Sultans of Sprint racer by Hermanus
A slick new replica Ducati 175 fairing was fabricated by the fellow Belgians at Gunnar’s House of Custom, and a new seat was crafted to suit Evy’s frame. The wheels were in need of a rebuild, and while they were at it, a beefier front brake was installed. Tipping the scales at a scant 324 pounds (147 kg), and with a lighter pilot and smoother bodywork, Hermanus may find themselves taking home the glory in 2018.

Honda VT750RS by ADS Motorcycles
Honda VT750RS by ADS Motorcycles He’s spent a dozen years building other people’s two-wheeled dreams, so David Seidman of ADS Motorcycles is no stranger to making changes on the fly. As the Long Island, NY native says, “Most people can tell you what they don’t like, but they have a really hard time telling you what they do like.” So when a long time customer came into the shop with a Honda VT750RS and some ideas, David knew he’d need to concoct a plan B. Or in this case, ‘Plan-Z.’

The original idea was to turn the Shadow into a sporty cruiser. Something that could gobble miles and look cool. The suspension was firmed up, and the rear fender was bobbed. And then the design direction changed…and changed again. And again. From UJM to cafe racer and everything else in between, each time the bike would be 70% completed before a new plan was hatched.

Honda VT750RS by ADS Motorcycles
Finally, clearer heads prevailed and the roadster went under its final transformation—into the street tracker we see here. The requisite flat tracker seat and cowl were crafted to replace the previously humped cafe unit that once sat on the flattened and abbreviated subframe.

A set of Mule bars found their way up front and a new intake was fitted too. A sight gauge was installed on the tank and a set of matched ProCycle wheels were bolted up. The biggest change, and the one that finally ushered in completion on this build, was to the exhaust. An underframe muffler originally built for Sportsters was adapted to fit, and the blacked out pipes were routed to suit. Oh, and we’re told that after all of this, the client behind Plan-Z has moved on to something else, so it’s actually for sale. [Email ADS Motorcycles]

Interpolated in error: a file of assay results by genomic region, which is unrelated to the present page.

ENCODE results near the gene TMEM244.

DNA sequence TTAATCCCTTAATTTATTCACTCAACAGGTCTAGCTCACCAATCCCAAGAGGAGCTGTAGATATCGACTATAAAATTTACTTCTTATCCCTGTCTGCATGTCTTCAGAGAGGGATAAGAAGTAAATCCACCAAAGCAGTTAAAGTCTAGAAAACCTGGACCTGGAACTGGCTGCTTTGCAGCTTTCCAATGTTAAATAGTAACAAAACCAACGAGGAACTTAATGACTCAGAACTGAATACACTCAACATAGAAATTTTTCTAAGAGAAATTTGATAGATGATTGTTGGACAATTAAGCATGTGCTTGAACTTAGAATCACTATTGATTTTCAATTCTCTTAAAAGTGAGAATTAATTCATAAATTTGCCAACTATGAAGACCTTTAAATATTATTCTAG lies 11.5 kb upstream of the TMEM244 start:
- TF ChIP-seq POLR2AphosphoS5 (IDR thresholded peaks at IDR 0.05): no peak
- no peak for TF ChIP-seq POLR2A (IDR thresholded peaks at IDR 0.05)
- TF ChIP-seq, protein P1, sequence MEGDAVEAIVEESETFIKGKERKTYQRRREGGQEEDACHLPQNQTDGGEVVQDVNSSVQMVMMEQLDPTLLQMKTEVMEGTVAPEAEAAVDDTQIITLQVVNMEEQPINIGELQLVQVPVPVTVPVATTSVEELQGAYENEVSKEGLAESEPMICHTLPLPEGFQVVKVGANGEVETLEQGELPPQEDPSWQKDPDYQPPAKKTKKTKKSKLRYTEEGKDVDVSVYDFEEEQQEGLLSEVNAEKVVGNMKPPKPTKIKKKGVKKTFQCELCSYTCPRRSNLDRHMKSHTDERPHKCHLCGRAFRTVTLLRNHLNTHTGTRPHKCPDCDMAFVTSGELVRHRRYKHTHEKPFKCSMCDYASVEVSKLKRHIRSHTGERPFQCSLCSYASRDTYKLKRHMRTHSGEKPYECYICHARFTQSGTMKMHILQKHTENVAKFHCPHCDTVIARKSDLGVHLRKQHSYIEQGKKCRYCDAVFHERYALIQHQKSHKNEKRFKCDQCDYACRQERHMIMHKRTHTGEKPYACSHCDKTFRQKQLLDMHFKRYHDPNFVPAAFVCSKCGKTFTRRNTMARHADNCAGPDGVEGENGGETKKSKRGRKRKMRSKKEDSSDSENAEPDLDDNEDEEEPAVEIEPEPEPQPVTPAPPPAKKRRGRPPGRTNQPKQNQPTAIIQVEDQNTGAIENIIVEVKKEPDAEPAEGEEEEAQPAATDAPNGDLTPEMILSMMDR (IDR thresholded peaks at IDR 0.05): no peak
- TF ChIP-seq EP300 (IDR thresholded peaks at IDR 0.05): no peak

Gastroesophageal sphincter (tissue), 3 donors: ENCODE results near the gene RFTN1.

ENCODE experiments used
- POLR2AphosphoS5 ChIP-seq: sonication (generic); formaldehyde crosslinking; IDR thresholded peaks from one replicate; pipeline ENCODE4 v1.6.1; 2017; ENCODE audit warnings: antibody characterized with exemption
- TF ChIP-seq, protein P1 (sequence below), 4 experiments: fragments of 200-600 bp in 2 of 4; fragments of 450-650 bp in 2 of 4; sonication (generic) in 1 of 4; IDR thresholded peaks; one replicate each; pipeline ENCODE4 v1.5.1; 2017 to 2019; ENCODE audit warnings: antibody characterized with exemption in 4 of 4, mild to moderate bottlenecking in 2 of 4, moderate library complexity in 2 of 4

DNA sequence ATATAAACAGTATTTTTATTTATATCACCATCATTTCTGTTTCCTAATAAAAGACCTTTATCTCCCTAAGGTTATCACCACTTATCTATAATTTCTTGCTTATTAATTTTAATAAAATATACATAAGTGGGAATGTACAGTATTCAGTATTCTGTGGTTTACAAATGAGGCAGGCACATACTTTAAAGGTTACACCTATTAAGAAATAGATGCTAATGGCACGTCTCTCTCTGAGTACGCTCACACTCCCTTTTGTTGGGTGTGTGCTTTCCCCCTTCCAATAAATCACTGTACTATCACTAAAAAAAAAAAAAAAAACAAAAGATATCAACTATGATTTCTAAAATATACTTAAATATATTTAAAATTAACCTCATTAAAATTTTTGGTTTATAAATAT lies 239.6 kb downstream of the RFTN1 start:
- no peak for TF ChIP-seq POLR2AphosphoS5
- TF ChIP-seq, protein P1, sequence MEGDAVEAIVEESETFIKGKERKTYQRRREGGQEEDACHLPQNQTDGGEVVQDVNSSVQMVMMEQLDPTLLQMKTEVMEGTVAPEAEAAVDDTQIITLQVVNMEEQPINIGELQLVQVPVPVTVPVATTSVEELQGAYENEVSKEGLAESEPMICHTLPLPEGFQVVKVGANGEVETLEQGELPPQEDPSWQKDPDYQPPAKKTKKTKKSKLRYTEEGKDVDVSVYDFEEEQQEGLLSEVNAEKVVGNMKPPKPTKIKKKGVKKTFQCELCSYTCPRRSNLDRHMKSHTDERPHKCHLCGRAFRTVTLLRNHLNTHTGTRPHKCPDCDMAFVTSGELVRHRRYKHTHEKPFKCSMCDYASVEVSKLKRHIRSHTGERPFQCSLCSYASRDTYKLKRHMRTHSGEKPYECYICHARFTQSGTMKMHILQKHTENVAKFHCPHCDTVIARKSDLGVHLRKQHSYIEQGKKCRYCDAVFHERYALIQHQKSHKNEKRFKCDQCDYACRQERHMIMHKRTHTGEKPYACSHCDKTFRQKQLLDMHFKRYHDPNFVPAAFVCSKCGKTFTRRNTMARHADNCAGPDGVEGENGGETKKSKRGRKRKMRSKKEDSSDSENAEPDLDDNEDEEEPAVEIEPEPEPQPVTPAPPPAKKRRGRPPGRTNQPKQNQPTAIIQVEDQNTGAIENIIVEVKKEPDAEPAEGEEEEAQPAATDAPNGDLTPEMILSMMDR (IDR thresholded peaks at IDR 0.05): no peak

Project D-EV: an electric Ducati scrambler
Project D-EV: an electric Ducati scrambler The last time we checked in with Ducati Thailand, they raised our brows with a tasteful run of limited Paul Smart tribute bikes—using a Scrambler as the base. The Bangkok team has now switched from the past to the future, with the most unusual ‘Project D-EV.’

It’s taken just over two years to get everything right, but this battery-powered Scrambler cafe is now the personal bike of the owner of Ducati Thailand—an early adopter and electric vehicle advocate. In place of the iconic 803cc L-Twin now hangs a 33 kW engine and 5.6 kWh battery. Which means this silent cafe racer offers up 79 pound-feet of twist at all points in the rev range.

Project D-EV: an electric Ducati scrambler
Which is exactly why a custom machined and extended swingarm has been bolted up out back. More than just a simple swap, all of the detailing has been sweated here. The mono-shock has been moved inboard, and a belt-drive conversion replaces the chain. The brakes have been beefed up as well, with twin discs now floating up front.

We’re told Project D-EV is capable of hitting 100 mph (160 kph), has a range of over 100 kilometers, and tips the scales at 364 pounds (165 kg). So it’s not only a more powerful Scrambler, but also weighs ten pounds less than its dino-juice sipping stablemate. The future’s looking brighter, just less braaapier. [More]

Project D-EV: an electric Ducati scrambler